Rates for Asia-bound very large crude carrier (VLCC) shipments out of the Americas have risen to their highest levels in eleven weeks on the back of heightened inquiry as demand from Chinese refiners continues to rally after the lifting of some of the country's city-wide lockdowns.
Since 30 June, the US Gulf coast-China VLCC rate has risen by 13pc to $7.15mn lump sum, including load port fees of $250,000, equivalent to $3.40/bl for WTI cargoes. The rate previously hit a two-month low of $5.15mn lump sum, equivalent to $2.56/bl, on 12 May, before beginning to rebound at the start of June. This coincided with the lifting of a city-wide lockdown in Shanghai on 1 June after China struggled to contain the spread of regional Covid-19 outbreaks.
According to Argus data, the lifting of such lockdowns increased the apparent oil demand in China — measured by the sum of domestic crude production and oil imports — to its highest level since January at 15.9mn b/d.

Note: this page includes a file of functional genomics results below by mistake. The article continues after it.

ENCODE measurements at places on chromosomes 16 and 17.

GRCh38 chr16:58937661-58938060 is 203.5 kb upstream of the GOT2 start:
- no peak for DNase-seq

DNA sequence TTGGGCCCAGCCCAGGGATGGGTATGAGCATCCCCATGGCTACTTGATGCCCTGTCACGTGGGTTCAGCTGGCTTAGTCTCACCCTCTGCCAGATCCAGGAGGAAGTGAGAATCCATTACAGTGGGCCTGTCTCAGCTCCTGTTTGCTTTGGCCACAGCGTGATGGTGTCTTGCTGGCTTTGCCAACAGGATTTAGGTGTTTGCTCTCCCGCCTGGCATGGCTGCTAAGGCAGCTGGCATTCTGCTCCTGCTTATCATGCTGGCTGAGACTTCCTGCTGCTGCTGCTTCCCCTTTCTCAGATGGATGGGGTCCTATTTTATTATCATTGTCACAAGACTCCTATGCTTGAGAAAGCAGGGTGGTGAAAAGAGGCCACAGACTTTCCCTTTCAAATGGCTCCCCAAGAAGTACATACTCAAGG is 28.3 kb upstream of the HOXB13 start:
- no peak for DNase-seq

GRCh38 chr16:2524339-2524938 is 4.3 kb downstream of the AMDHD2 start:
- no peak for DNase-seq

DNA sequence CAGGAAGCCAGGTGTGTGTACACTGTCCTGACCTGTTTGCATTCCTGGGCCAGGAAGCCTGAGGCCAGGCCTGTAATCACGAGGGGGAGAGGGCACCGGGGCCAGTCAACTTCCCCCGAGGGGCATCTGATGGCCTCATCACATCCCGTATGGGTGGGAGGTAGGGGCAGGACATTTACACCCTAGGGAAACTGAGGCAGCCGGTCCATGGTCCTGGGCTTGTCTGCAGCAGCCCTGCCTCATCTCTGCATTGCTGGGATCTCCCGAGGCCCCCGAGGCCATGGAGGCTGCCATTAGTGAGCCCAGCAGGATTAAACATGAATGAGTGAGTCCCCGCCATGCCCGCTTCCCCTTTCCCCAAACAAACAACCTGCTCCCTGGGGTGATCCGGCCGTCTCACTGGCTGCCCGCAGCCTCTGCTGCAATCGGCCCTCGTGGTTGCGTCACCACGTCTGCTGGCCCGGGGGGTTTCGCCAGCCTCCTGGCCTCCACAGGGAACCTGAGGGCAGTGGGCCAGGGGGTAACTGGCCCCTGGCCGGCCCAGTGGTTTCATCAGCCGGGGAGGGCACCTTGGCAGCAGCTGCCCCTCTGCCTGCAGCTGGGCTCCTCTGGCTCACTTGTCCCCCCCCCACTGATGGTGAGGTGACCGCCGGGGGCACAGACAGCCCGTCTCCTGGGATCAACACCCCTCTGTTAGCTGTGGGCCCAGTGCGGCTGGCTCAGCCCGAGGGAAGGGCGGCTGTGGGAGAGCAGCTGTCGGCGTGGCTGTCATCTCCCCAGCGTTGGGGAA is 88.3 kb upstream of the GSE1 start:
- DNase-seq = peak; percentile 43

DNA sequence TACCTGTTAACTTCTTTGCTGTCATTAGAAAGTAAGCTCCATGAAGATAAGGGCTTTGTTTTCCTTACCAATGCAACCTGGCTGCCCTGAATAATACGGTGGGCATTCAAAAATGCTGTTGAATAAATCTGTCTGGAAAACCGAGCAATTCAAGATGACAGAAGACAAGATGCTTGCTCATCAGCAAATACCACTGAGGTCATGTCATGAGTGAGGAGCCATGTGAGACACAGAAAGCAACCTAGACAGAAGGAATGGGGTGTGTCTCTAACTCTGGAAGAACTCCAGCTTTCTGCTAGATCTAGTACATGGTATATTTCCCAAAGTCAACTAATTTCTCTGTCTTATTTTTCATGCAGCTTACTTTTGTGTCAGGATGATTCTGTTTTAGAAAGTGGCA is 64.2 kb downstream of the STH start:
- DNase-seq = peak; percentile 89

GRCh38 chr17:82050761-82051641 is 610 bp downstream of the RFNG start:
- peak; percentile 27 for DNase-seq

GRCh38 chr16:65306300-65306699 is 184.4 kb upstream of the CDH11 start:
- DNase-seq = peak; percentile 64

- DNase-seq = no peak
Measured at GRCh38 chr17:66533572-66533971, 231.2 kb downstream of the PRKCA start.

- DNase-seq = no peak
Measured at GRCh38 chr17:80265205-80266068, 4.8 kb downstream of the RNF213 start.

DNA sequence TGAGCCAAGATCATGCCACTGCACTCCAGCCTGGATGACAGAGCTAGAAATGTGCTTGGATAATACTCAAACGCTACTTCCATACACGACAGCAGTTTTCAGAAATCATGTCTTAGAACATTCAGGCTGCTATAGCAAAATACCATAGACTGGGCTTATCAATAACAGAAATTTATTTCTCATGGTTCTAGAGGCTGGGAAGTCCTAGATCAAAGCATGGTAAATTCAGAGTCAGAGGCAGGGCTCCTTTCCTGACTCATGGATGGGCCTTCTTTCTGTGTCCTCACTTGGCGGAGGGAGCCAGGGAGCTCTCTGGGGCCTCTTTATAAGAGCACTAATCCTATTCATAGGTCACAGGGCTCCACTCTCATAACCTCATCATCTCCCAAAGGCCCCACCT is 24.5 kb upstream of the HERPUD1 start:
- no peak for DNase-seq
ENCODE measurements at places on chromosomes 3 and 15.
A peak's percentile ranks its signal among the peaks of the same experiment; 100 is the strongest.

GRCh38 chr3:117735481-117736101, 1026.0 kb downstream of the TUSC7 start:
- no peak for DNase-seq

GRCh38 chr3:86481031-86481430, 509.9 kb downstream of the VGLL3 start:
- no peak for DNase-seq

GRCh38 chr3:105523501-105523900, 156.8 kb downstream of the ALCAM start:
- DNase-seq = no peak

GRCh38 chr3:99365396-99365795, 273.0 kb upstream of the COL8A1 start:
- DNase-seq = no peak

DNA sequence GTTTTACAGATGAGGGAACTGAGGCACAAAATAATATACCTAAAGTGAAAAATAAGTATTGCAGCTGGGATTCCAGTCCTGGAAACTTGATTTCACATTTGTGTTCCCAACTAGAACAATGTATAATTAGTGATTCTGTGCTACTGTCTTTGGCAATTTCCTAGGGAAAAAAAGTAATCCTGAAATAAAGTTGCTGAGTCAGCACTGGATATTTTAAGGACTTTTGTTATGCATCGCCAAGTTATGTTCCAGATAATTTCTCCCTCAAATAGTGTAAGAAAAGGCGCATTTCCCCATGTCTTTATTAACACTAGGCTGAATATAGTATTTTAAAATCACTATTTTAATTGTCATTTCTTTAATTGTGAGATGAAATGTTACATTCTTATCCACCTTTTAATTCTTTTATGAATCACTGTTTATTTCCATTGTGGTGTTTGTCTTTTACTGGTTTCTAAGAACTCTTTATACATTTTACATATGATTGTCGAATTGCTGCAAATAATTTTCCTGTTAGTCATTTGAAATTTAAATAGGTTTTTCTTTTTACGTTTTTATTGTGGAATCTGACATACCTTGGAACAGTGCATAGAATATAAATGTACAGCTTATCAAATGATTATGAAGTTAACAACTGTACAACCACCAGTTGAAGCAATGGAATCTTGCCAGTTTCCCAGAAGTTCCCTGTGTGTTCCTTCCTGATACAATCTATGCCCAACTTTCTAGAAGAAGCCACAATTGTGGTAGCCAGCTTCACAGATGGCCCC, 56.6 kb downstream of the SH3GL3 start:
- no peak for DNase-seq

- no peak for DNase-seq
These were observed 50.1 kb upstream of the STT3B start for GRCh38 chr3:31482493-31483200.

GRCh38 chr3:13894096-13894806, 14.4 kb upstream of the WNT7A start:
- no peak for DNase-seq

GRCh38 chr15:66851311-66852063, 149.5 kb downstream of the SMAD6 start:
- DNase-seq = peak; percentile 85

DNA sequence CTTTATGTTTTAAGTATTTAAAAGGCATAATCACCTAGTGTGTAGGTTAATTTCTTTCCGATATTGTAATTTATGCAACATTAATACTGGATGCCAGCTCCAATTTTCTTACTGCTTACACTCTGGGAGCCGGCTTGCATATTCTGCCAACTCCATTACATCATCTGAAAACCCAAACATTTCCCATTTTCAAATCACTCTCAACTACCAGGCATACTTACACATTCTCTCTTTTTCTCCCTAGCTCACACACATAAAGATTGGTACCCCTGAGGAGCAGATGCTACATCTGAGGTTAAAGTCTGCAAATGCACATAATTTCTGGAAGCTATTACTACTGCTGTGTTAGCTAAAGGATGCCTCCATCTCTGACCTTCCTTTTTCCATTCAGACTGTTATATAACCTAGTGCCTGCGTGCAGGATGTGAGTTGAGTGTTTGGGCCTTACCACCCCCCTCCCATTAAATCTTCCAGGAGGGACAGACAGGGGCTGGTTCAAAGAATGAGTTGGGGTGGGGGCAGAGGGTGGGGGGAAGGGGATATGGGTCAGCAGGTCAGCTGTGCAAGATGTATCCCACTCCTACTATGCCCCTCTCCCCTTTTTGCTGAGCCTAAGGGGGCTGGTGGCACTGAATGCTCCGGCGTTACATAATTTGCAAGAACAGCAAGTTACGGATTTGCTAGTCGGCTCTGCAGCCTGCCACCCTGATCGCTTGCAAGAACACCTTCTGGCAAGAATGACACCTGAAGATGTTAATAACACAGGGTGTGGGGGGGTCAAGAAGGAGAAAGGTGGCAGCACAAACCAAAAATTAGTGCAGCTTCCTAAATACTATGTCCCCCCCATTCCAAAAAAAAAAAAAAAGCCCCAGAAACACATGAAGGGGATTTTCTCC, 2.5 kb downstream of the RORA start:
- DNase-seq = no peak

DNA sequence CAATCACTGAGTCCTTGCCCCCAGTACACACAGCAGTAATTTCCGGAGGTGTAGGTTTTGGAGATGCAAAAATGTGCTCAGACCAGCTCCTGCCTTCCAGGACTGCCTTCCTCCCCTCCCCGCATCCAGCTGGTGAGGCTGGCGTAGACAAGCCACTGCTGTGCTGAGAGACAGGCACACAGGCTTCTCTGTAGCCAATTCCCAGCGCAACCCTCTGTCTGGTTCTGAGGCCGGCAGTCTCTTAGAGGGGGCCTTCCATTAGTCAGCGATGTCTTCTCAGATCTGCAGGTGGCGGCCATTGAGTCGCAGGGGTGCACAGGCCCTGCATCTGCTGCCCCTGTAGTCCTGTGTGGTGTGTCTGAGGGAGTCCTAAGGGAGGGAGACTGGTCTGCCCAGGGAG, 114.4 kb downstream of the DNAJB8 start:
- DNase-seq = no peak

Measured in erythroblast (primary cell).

Charterers have shown increased inquiry for China-bound crude shipments out of the US Gulf coast, tightening available tonnage and putting upward pressure VLCC rates out of the Americas. So far in July, shipowners have fixed four VLCCs for US Gulf coast-China voyages, compared with four fixtures on the route through the entire month of June.
China was the largest global importer of seaborne crude from 2019 to 2021 but was overtaken by the EU in the first half of 2022. However, the nation has indicated significant interest in economic recovery. China's Ministry of Commerce awarded a second batch of crude import quotas to refiners and traders for 2022 at 1.05mn b/d, a 49pc increase from the same batch in 2021, at the end of June.
The opinions expressed herein are the author's and not necessarily those of The Xinde Marine News.
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